A former marketing director at Banque AIG told a London court that he was repeatedly assured he’d receive his bonuses, even as he helped clean up a company crumbling from its role in the global financial crisis.
“I asked and received the same answer frequently, that there would be a plan,” said Charles Scheyd, who helped oversee Nordic marketing. Scheyd joined AIG Management France SA — formerly known as Banque AIG — in 2002. He left in 2011 after weathering one of the roughest patches in the company’s history. Scheyd was involved in winding down AIG Financial Products, the unit responsible for money-losing derivative bets backing subprime mortgages that nearly shuttered American International Group Inc.
Scheyd is one of 23 ex-staff fighting AIG for $100 million in bonuses that were set aside under a deferred compensation program and retention plans. The plans provided for “a sharing of the risks and rewards” of AIG’s financial products business, according to court filings. This meant that if AIGFP sustained a loss, compensation accounts would be hurt.
In 2007 and 2008, AIGFP struggled with liquidity. The Fed loaned $85 billion to AIG and Andrew Cuomo — who was New York Attorney General at the time — said in a letter to Edward Liddy, the incoming chief executive of AIG, that “no funds will be distributed” out of AIGFP’s bonus pools on the basis that “these pools should not be used to reward executives ahead of taxpayers.”
As a result of AIGFP’s massive losses, employee bonus accounts were reduced to negative balances. The 23 claimants say that “as a result of political and media pressure,” AIG didn’t pay the sums earned between 2002-2008, despite none of them being “responsible for those parts of AIG’s CDO, CDS or mortgage securities businesses which led to the bail-out,” according to a court filing. Lawyers for the former employees say AIG is obligated to restore the amounts deducted under the terms of the plans.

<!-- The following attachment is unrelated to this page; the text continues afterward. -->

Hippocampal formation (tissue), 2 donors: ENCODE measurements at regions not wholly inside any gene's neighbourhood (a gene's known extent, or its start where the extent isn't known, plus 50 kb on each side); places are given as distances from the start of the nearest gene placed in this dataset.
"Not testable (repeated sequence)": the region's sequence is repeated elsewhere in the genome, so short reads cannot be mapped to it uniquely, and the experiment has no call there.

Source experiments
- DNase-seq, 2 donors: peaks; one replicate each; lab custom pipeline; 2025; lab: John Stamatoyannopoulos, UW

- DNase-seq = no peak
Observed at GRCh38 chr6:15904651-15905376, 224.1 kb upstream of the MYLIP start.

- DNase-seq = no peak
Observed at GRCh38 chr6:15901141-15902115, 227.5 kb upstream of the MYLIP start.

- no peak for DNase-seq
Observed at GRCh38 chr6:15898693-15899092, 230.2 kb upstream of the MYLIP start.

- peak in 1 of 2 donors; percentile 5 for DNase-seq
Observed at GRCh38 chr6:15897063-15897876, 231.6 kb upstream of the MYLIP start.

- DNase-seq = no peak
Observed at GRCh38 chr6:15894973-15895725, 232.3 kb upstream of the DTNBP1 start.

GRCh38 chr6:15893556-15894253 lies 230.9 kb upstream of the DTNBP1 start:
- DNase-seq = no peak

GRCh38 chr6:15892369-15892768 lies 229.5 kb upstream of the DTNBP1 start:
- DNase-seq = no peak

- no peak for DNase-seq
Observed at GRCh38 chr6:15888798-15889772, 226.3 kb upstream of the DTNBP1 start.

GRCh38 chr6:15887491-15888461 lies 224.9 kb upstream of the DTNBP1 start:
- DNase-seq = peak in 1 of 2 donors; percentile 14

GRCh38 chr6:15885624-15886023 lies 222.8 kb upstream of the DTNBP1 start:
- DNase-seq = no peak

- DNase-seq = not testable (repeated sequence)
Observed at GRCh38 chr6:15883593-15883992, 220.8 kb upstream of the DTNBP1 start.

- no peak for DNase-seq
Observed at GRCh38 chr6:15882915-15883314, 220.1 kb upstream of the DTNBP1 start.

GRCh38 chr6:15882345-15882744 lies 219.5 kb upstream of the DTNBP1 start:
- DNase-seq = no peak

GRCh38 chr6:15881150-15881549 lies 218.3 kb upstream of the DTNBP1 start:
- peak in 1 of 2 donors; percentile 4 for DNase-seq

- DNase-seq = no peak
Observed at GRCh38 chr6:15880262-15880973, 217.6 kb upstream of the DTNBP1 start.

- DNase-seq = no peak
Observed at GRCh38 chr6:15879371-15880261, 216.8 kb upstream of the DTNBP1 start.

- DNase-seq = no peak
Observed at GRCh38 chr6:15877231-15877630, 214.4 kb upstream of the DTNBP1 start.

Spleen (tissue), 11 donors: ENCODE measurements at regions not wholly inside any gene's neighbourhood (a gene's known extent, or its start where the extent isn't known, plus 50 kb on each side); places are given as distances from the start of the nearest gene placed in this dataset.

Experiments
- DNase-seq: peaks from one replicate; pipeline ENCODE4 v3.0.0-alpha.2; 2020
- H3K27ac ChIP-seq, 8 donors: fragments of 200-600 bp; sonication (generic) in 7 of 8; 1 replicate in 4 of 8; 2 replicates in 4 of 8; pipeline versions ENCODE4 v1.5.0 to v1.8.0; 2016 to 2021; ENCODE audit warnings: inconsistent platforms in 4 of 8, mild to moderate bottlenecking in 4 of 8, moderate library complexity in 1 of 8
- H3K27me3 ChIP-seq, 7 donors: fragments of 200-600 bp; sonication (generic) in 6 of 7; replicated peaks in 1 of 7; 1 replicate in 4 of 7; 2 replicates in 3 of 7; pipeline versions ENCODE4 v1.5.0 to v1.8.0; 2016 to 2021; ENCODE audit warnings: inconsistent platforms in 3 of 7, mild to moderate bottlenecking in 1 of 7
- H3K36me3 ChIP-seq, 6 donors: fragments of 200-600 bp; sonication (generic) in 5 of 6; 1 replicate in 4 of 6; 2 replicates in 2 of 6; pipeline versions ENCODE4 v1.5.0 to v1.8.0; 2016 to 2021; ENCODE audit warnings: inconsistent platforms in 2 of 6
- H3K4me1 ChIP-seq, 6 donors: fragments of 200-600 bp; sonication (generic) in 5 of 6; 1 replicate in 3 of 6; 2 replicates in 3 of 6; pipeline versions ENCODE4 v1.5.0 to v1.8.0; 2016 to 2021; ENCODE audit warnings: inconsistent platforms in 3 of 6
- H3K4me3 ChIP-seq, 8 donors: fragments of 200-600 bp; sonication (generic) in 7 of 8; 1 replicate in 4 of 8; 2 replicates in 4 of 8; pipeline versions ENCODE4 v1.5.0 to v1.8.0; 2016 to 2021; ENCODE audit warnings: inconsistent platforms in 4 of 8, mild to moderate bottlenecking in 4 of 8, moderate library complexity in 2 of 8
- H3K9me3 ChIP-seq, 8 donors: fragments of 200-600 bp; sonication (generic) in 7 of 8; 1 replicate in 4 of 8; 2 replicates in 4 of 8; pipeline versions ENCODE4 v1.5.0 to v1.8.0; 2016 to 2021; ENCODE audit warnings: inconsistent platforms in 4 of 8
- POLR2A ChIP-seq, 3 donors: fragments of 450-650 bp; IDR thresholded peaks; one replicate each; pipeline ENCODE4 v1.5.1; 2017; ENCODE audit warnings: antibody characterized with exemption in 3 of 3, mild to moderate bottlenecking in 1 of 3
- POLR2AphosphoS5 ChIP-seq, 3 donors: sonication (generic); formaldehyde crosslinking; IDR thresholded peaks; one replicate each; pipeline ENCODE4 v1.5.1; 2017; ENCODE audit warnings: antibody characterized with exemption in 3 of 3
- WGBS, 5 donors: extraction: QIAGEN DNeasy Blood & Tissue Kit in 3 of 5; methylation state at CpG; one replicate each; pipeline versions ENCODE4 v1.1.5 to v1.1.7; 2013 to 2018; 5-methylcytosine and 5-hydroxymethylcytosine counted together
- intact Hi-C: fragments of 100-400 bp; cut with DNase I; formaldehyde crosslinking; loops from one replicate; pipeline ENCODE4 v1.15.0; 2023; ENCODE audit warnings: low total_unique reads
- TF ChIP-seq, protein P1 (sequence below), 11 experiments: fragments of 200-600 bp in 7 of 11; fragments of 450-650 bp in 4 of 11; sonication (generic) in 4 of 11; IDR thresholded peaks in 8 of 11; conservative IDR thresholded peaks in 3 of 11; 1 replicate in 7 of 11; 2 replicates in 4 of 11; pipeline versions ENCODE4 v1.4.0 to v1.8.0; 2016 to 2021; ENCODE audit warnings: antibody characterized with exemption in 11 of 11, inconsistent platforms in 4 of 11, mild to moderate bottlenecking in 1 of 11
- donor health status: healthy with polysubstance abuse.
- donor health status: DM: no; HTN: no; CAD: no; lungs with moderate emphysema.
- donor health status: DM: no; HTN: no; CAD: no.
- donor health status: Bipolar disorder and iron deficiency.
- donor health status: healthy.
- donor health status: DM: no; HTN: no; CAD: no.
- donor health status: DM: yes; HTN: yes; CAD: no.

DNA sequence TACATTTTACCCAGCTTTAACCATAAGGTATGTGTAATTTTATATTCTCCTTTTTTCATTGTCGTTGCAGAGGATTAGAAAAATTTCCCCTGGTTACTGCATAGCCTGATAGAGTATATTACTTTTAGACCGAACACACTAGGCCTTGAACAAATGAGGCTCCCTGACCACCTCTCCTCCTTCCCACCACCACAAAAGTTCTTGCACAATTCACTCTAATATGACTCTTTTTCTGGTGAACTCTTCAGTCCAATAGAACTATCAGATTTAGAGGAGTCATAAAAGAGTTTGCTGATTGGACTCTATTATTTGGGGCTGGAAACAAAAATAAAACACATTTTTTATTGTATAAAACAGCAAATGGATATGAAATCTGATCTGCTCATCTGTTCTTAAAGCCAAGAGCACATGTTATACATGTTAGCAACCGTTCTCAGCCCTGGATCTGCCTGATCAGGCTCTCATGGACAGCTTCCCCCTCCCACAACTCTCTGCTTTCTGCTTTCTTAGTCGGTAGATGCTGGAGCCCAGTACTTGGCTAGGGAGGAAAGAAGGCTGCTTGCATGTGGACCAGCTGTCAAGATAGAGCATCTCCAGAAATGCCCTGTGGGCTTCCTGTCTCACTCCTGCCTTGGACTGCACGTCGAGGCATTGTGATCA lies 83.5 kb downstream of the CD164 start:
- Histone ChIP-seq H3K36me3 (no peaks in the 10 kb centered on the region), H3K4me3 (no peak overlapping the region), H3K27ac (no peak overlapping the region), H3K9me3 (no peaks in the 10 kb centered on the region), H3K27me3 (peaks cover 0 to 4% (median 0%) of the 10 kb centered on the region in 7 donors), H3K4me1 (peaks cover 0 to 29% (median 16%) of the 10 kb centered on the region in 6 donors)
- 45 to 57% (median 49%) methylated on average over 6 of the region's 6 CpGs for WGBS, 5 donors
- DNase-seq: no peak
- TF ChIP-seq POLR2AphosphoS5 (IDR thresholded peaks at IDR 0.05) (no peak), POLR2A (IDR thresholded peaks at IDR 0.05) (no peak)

“There is no obligation to adopt a restoration plan whilst AIGFP remains loss-making and balance sheet insolvent,” lawyers for AIG argued in a court document.
Nevertheless, Scheyd said senior managers were aware of a need to formulate some kind of restoration plan, although it wasn’t clear what the terms would be.
“I expected to see a plan at some point,” he said Tuesday.
A spokeswoman for AIG in London declined to comment on the case. A spokeswoman for law firm Stephenson Harwood, which is representing the ex-executives, also declined to comment.
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